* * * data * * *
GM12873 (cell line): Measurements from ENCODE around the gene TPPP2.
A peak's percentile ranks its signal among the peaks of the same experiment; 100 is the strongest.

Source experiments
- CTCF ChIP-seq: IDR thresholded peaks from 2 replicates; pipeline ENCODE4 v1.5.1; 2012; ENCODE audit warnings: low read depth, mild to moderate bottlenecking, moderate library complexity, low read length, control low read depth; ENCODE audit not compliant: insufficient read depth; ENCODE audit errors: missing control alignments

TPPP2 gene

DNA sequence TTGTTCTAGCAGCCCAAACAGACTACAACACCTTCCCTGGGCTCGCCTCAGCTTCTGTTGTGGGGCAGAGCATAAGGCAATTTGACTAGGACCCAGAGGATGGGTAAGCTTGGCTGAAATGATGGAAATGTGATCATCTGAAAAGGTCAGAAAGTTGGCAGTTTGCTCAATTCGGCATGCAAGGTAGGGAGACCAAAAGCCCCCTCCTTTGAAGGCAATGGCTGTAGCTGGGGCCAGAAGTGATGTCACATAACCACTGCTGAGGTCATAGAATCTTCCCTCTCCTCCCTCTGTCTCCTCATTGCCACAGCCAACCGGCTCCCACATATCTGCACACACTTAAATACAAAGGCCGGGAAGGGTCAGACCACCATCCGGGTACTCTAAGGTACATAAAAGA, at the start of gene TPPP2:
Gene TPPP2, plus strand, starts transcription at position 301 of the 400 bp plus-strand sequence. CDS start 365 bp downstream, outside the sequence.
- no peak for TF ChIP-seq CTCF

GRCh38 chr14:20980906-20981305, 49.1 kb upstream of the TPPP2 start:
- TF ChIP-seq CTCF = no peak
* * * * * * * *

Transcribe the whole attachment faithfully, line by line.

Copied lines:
GM12873 (cell line): Measurements from ENCODE around the gene TPPP2.
A peak's percentile ranks its signal among the peaks of the same experiment; 100 is the strongest.

Source experiments
- CTCF ChIP-seq: IDR thresholded peaks from 2 replicates; pipeline ENCODE4 v1.5.1; 2012; ENCODE audit warnings: low read depth, mild to moderate bottlenecking, moderate library complexity, low read length, control low read depth; ENCODE audit not compliant: insufficient read depth; ENCODE audit errors: missing control alignments

TPPP2 gene

DNA sequence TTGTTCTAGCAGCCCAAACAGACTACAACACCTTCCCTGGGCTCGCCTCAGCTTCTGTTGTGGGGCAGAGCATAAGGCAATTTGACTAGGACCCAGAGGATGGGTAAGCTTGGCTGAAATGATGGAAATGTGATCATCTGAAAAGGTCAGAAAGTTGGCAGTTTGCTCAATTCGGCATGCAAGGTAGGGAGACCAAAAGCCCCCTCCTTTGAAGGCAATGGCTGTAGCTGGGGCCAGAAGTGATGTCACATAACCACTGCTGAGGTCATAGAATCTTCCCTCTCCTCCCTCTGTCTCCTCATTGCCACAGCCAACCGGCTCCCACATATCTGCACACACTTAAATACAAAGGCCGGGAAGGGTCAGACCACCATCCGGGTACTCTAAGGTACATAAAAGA, at the start of gene TPPP2:
Gene TPPP2, plus strand, starts transcription at position 301 of the 400 bp plus-strand sequence. CDS start 365 bp downstream, outside the sequence.
- no peak for TF ChIP-seq CTCF

GRCh38 chr14:20980906-20981305, 49.1 kb upstream of the TPPP2 start:
- TF ChIP-seq CTCF = no peak